Acute Lymphocytic Leukemia (ALL) Information
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What Is Acute Lymphocytic Leukemia?
Acute lymphocytic leukemia (ALL), also called acute lymphoblastic leukemia and acute lymphoid leukemia, is a blood cancer that results when abnormal white blood cells (leukemia cells) accumulate in the bone marrow.
Acute lymphocytic leukemia progresses rapidly, replacing healthy cells that produce functional lymphocytes with leukemia cells that can't mature properly. The leukemia cells are carried in the bloodstream to other organs and tissues, including the brain, liver, lymph nodes and testes, where they continue to grow and divide. The growing, dividing and spreading of these leukemia cells may result in a number of possible symptoms.
ALL can occur at any age, but acute lymphocytic leukemia incidences occur most frequently in people under the age of 15 or over the age of 45. Although ALL makes up the largest percentage of leukemia diagnoses in children under the age of 15, it is rare for adults to develop this disease.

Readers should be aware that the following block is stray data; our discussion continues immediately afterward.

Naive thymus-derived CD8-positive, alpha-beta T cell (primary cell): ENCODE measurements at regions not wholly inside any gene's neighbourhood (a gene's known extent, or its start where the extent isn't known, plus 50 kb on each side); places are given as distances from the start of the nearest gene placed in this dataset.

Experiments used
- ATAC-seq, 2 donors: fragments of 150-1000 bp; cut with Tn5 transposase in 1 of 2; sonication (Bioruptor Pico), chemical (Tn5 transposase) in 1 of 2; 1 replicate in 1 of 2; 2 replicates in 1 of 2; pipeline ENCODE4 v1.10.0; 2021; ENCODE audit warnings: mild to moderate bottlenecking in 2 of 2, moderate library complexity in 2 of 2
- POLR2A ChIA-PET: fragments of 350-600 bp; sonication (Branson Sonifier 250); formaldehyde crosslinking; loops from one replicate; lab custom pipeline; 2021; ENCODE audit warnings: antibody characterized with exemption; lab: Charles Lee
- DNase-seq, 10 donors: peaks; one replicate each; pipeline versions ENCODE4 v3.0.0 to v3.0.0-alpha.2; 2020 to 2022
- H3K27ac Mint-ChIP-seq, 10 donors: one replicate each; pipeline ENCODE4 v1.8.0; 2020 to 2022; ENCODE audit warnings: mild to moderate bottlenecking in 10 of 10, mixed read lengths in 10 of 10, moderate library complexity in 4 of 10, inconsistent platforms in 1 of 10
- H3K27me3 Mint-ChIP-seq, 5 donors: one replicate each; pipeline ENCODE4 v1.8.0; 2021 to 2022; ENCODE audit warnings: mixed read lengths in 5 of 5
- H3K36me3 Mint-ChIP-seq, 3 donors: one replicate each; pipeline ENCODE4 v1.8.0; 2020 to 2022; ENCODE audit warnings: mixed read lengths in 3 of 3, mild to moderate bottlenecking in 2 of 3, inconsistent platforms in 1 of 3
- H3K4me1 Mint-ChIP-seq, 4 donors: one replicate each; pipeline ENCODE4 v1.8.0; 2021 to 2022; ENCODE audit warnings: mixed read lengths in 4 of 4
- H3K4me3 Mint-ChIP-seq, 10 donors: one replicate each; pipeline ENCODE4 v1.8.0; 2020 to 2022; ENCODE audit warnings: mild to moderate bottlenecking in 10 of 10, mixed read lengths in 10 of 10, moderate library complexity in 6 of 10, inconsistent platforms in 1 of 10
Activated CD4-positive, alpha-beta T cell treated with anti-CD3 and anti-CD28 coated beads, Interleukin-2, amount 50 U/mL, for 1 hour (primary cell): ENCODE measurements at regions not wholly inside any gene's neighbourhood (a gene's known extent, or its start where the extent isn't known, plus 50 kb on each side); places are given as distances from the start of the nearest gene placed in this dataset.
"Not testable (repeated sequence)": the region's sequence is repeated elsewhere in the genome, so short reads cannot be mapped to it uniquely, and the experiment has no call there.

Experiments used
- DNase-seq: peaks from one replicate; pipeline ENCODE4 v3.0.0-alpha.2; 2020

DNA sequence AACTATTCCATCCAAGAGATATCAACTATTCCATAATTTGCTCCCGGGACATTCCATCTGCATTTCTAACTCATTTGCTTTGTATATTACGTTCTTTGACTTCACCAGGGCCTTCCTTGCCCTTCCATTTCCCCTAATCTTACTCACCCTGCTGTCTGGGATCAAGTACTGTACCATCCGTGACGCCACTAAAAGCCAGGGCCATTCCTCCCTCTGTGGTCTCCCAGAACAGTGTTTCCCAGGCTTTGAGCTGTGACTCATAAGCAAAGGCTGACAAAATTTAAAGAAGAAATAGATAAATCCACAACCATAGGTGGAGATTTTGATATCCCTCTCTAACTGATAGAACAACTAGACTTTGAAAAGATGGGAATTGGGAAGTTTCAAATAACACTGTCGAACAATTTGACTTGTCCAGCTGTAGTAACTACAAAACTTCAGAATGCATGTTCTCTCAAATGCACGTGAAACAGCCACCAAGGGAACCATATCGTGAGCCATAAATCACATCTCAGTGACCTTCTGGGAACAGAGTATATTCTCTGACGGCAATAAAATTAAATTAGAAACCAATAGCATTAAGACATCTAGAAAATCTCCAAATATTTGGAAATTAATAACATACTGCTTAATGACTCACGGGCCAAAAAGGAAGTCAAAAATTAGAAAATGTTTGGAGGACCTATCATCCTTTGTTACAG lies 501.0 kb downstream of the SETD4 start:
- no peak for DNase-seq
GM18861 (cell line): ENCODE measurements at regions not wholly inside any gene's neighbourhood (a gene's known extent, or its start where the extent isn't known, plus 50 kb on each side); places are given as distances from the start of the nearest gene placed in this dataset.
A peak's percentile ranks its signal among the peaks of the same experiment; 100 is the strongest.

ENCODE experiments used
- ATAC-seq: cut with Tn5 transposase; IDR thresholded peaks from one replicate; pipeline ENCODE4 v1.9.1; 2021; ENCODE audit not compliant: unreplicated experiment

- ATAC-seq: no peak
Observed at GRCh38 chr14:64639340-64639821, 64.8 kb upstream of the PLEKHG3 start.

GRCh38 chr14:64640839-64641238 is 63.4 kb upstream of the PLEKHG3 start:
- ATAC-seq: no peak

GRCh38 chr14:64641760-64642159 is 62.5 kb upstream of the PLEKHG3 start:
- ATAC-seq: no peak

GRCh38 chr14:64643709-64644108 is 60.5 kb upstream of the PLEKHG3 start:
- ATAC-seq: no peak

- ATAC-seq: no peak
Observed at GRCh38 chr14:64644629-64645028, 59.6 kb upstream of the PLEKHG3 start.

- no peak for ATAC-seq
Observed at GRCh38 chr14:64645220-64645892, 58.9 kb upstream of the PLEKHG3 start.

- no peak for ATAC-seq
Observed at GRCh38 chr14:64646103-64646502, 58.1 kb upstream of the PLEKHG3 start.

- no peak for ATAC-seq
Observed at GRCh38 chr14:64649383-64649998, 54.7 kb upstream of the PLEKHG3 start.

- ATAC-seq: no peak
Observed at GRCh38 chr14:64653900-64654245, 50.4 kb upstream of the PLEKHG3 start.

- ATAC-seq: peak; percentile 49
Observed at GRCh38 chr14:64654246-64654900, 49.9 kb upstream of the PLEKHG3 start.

Differences in Leukemia Types
While the primary differences between the four main types of leukemia have to do with their rates of progression and where the cancer develops, there are other elements that differentiate acute lymphocytic leukemia from the other three.
Acute lymphocytic leukemia incidences are most common among children, specifically between the ages of two to four. It is the least common among adults. Over the last several years, according to the Leukemia and Lymphoma Society, the number and lengths of remissions in adults with ALL has improved.
Along with the above, acute lymphocytic leukemia is typically associated with having more B lymphatic cells than T cells. B and T cells play active roles in preventing the body from infections and germs and destroying cells that have already become infected. B cells particularly help prevent germs from infecting the body while T cells destroy the infected cells.
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